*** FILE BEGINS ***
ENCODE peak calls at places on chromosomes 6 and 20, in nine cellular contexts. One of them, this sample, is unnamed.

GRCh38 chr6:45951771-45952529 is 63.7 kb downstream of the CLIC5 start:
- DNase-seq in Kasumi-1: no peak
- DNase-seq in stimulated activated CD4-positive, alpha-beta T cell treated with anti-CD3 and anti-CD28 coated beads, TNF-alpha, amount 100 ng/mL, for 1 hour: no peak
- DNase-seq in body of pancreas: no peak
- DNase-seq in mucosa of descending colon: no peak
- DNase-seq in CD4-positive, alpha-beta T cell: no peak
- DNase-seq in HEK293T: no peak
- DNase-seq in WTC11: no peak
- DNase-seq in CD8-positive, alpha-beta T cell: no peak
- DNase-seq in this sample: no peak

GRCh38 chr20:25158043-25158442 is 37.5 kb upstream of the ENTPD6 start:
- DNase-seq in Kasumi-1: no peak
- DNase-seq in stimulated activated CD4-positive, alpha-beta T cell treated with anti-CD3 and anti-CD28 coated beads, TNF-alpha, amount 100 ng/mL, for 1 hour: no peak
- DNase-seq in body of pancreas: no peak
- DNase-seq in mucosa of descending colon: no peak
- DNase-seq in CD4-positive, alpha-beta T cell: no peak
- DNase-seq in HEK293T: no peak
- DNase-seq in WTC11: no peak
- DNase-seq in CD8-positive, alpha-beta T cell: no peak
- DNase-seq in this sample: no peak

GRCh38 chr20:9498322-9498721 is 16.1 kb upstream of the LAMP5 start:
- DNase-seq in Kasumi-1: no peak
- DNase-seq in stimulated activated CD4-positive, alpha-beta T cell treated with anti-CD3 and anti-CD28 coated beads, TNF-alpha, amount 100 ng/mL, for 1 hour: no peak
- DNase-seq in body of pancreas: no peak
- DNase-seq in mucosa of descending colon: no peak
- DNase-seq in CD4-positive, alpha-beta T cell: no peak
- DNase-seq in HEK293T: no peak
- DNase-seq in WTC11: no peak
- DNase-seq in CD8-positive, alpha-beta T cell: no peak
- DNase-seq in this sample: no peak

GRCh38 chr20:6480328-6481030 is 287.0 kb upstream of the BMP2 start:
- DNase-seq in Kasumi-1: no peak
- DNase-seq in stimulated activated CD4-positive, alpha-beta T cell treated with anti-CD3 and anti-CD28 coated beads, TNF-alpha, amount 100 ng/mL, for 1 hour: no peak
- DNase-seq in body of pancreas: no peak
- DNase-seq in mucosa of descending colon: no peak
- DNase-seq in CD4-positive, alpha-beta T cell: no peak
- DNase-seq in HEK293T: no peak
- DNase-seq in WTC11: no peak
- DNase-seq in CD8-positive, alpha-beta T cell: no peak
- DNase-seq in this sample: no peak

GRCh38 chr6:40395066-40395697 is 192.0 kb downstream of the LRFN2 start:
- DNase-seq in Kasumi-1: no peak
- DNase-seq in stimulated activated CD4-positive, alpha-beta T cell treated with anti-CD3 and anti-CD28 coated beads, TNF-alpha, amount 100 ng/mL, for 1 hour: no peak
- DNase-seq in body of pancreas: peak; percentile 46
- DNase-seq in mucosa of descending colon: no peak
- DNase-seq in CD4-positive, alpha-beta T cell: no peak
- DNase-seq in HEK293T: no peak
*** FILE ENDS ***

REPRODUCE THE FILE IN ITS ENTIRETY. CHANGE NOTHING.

ENCODE peak calls at places on chromosomes 6 and 20, in nine cellular contexts. One of them, this sample, is unnamed.

GRCh38 chr6:45951771-45952529 is 63.7 kb downstream of the CLIC5 start:
- DNase-seq in Kasumi-1: no peak
- DNase-seq in stimulated activated CD4-positive, alpha-beta T cell treated with anti-CD3 and anti-CD28 coated beads, TNF-alpha, amount 100 ng/mL, for 1 hour: no peak
- DNase-seq in body of pancreas: no peak
- DNase-seq in mucosa of descending colon: no peak
- DNase-seq in CD4-positive, alpha-beta T cell: no peak
- DNase-seq in HEK293T: no peak
- DNase-seq in WTC11: no peak
- DNase-seq in CD8-positive, alpha-beta T cell: no peak
- DNase-seq in this sample: no peak

GRCh38 chr20:25158043-25158442 is 37.5 kb upstream of the ENTPD6 start:
- DNase-seq in Kasumi-1: no peak
- DNase-seq in stimulated activated CD4-positive, alpha-beta T cell treated with anti-CD3 and anti-CD28 coated beads, TNF-alpha, amount 100 ng/mL, for 1 hour: no peak
- DNase-seq in body of pancreas: no peak
- DNase-seq in mucosa of descending colon: no peak
- DNase-seq in CD4-positive, alpha-beta T cell: no peak
- DNase-seq in HEK293T: no peak
- DNase-seq in WTC11: no peak
- DNase-seq in CD8-positive, alpha-beta T cell: no peak
- DNase-seq in this sample: no peak

GRCh38 chr20:9498322-9498721 is 16.1 kb upstream of the LAMP5 start:
- DNase-seq in Kasumi-1: no peak
- DNase-seq in stimulated activated CD4-positive, alpha-beta T cell treated with anti-CD3 and anti-CD28 coated beads, TNF-alpha, amount 100 ng/mL, for 1 hour: no peak
- DNase-seq in body of pancreas: no peak
- DNase-seq in mucosa of descending colon: no peak
- DNase-seq in CD4-positive, alpha-beta T cell: no peak
- DNase-seq in HEK293T: no peak
- DNase-seq in WTC11: no peak
- DNase-seq in CD8-positive, alpha-beta T cell: no peak
- DNase-seq in this sample: no peak

GRCh38 chr20:6480328-6481030 is 287.0 kb upstream of the BMP2 start:
- DNase-seq in Kasumi-1: no peak
- DNase-seq in stimulated activated CD4-positive, alpha-beta T cell treated with anti-CD3 and anti-CD28 coated beads, TNF-alpha, amount 100 ng/mL, for 1 hour: no peak
- DNase-seq in body of pancreas: no peak
- DNase-seq in mucosa of descending colon: no peak
- DNase-seq in CD4-positive, alpha-beta T cell: no peak
- DNase-seq in HEK293T: no peak
- DNase-seq in WTC11: no peak
- DNase-seq in CD8-positive, alpha-beta T cell: no peak
- DNase-seq in this sample: no peak

GRCh38 chr6:40395066-40395697 is 192.0 kb downstream of the LRFN2 start:
- DNase-seq in Kasumi-1: no peak
- DNase-seq in stimulated activated CD4-positive, alpha-beta T cell treated with anti-CD3 and anti-CD28 coated beads, TNF-alpha, amount 100 ng/mL, for 1 hour: no peak
- DNase-seq in body of pancreas: peak; percentile 46
- DNase-seq in mucosa of descending colon: no peak
- DNase-seq in CD4-positive, alpha-beta T cell: no peak
- DNase-seq in HEK293T: no peak